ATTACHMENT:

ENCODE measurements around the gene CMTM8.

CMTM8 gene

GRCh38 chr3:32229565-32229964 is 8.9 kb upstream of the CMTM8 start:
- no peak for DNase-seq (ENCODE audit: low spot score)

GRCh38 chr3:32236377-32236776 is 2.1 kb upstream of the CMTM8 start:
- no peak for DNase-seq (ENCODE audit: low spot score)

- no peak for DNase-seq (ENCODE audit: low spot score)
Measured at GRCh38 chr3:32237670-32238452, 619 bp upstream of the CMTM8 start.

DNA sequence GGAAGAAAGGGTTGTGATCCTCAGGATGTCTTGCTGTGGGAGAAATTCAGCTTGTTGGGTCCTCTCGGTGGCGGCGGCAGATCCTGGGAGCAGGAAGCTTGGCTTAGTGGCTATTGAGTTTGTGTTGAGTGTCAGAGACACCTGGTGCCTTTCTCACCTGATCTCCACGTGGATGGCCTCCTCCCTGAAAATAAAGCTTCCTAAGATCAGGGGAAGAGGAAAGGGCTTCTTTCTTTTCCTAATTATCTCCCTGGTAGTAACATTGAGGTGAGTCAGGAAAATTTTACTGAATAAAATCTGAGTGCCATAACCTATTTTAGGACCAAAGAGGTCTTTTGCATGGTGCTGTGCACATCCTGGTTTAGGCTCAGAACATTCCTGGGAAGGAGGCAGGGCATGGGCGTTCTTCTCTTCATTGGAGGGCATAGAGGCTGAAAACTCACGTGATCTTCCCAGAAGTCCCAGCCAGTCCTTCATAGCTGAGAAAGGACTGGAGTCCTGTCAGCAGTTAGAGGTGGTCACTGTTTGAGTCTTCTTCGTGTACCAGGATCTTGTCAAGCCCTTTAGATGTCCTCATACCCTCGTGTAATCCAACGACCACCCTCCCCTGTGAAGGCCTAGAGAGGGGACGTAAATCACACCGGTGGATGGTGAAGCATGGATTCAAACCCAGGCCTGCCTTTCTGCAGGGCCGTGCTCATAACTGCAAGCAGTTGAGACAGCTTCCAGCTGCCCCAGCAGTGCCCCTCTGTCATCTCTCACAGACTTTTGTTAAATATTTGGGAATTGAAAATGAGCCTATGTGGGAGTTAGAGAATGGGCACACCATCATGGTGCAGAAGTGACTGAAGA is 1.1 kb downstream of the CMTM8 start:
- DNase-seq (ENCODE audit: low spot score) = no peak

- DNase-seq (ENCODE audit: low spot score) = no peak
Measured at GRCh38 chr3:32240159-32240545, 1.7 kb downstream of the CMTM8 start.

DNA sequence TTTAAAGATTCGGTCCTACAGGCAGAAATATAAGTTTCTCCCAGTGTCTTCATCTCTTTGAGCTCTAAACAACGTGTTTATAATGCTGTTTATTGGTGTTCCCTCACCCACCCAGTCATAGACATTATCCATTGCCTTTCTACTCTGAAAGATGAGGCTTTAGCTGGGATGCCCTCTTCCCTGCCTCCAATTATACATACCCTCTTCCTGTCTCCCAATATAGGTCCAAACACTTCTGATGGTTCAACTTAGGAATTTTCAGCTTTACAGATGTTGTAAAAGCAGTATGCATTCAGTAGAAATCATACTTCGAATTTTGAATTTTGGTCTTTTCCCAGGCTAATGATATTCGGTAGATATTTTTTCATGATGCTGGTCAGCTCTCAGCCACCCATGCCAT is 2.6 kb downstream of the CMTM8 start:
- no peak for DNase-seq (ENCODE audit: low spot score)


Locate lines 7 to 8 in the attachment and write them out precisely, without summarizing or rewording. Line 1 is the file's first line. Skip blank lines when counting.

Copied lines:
- no peak for DNase-seq (ENCODE audit: low spot score)
Measured at GRCh38 chr3:32237670-32238452, 619 bp upstream of the CMTM8 start.